Two people convicted of break and enter while on a mission to “expose animal cruelty” will have their appeal heard by a three judge panel in the B.C. Court of Appeal on Nov. 23.
The accused, Amy Soranno and Nick Schafer filed the appeal in April 2022 on the grounds that the judge allegedly unjustly barred key evidence while allowing “prejudicial” evidence to be heard in the trial.
Meat the Victims at Excelsior Hog Farms
The pair are members of a group called Meat the Victims. In the early spring of 2019, members of Meat the Victims installed hidden cameras around the Excelsior property. Then, on April 28, 2019, a group of approximately 200 members of Meat the Victims gathered to protest the farm and approximately 50 people entered a pig barn on the farm’s property. While inside the barn, members of Meat the Victims took video footage.
The police were called and several protesters were arrested at the farm.
Soranno and Schafer as well as Roy Sasano, and Geoff Regier were initially charged with 21 offences following the event and named themselves the “Excelsior 4,” as the four were involved in the organization and execution of the protest.
Charges against Regier were later stayed and Sasano was acquitted.
The judge and jury trial began in June 2022 in Abbotsford. Soranno and Schafer were found guilty of one charge each of break and enter and were sentenced to 30 days in custody and one year of probation. The charges of mischief were stayed at sentencing.
Issue 1: Barred evidence
The appeal states that during the trial the defence, representing Soranno and Schafer, was not permitted to present evidence or ask questions that suggested the pigs at Excelsior Farms were subject to “ill-treatment.” The video footage that was obtained by the secret camera and during the protest was not permitted to be played for the jury.
The application states that the reason Soranno and Schafer were involved in capturing the video recordings and organizing the protest was to expose the “poor treatment” of the pigs at the farm. The appeal is disputing the judge’s decision to bar the defence from addressing the alleged mistreatment of the animals during the trial.
In a pre-trial decision, the trial judge ruled that the treatment of animals at Excelsior Farms was irrelevant to the case. However, the appeal states all evidence relating to the treatment of the animals by Excelsior Farms ought to have been permitted as evidence as it provides context for the motivation that Meat the Victims had for their actions.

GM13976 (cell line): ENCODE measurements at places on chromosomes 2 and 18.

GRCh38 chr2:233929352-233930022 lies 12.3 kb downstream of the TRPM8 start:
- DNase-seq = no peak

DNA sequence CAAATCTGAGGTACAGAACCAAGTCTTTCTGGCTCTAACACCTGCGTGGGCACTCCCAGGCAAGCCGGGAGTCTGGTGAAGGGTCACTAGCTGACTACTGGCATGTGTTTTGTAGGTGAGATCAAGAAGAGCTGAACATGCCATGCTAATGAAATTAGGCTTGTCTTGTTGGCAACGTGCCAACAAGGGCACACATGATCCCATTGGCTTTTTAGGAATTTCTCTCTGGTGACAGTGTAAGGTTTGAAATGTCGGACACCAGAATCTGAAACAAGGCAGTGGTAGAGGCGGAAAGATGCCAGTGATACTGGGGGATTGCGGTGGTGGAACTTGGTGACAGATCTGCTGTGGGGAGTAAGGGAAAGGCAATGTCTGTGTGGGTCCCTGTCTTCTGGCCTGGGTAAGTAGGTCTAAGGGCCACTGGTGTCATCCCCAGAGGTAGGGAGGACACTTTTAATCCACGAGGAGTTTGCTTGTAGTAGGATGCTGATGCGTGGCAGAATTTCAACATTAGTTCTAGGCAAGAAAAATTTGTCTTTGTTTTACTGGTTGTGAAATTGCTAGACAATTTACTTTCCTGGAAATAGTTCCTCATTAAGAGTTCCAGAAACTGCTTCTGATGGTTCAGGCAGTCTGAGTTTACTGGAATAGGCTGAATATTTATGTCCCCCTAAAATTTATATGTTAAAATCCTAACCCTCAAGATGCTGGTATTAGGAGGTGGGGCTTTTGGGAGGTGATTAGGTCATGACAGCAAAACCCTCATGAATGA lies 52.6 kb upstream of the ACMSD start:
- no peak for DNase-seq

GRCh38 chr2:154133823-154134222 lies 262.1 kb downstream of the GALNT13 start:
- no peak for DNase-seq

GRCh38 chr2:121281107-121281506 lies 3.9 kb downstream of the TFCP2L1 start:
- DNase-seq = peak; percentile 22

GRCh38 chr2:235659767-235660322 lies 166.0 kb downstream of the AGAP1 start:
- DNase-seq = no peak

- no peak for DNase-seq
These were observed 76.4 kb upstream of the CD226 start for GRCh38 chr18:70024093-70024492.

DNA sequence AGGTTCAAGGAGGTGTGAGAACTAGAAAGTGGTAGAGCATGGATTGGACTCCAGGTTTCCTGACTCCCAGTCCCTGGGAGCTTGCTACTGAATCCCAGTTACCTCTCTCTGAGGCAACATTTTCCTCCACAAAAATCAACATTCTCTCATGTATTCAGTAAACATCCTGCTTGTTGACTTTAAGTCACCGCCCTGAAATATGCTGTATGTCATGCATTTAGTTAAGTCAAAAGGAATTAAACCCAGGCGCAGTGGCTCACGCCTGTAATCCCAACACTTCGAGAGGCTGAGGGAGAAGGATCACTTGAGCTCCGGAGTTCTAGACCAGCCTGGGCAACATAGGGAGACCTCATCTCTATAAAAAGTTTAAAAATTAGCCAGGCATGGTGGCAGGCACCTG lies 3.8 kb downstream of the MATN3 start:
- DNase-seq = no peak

Illegally obtained evidence excluded
The judge also barred all video footage taken from hidden cameras and from protesters while inside the barn as it was obtained illegally. However, the appeal states that the illegal nature of obtained evidence has never before been regarded as a reason to exclude probative defence evidence.
Pigs as property
The appeal says that the judge used the term “property” when referring to the pigs on the farm. The appeal alleges that animals ought to be considered differently from inanimate property.
The appeal disagrees with the judge’s interpretation of the law and references the British Columbia Prevention of Cruelty to Animals Act72 which states that people must not cause or permit an animal to be in distress.
Issue 2: Biosecurity risk
The appeal alleges that the judge erred in instructing the jury to consider the biosecurity risks that the protesters posed to the pigs when no evidence was given. The appeal states that there was no evidence given that biosecurity risks from Meat the Victims impacted the farm or the animals. Further, it states that the issue of biosecurity had no bearing on the charges of break and enter and mischief that Soranno and Schafer were facing.
Request for new trial
The appellants request that the appeals be allowed, the convictions of break and enter be set aside, and a new be trial ordered.
In 2019, the BC SPCA investigated the allegations of animal cruelty at the Excelsior Hog Farm, but no charges resulted. However, another investigation into the farm is expected to begin after new footage was sent to the BC SPCA in November 2023.